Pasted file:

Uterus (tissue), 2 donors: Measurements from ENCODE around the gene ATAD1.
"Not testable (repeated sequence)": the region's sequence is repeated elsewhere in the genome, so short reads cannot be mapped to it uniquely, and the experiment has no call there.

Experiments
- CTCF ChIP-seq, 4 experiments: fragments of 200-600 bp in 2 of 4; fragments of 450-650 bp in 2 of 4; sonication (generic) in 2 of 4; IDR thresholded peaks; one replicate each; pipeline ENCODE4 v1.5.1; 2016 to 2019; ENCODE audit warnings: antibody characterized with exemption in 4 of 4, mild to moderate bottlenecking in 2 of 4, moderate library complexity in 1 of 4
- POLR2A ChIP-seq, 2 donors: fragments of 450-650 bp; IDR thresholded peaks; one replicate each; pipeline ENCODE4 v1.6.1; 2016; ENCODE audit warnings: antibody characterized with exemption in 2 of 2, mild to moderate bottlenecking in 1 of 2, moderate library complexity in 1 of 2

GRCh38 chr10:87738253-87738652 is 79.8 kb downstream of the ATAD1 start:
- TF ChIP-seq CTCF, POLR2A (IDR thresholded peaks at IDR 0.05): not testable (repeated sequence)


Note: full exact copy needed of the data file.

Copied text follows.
Uterus (tissue), 2 donors: Measurements from ENCODE around the gene ATAD1.
"Not testable (repeated sequence)": the region's sequence is repeated elsewhere in the genome, so short reads cannot be mapped to it uniquely, and the experiment has no call there.

Experiments
- CTCF ChIP-seq, 4 experiments: fragments of 200-600 bp in 2 of 4; fragments of 450-650 bp in 2 of 4; sonication (generic) in 2 of 4; IDR thresholded peaks; one replicate each; pipeline ENCODE4 v1.5.1; 2016 to 2019; ENCODE audit warnings: antibody characterized with exemption in 4 of 4, mild to moderate bottlenecking in 2 of 4, moderate library complexity in 1 of 4
- POLR2A ChIP-seq, 2 donors: fragments of 450-650 bp; IDR thresholded peaks; one replicate each; pipeline ENCODE4 v1.6.1; 2016; ENCODE audit warnings: antibody characterized with exemption in 2 of 2, mild to moderate bottlenecking in 1 of 2, moderate library complexity in 1 of 2

GRCh38 chr10:87738253-87738652 is 79.8 kb downstream of the ATAD1 start:
- TF ChIP-seq CTCF, POLR2A (IDR thresholded peaks at IDR 0.05): not testable (repeated sequence)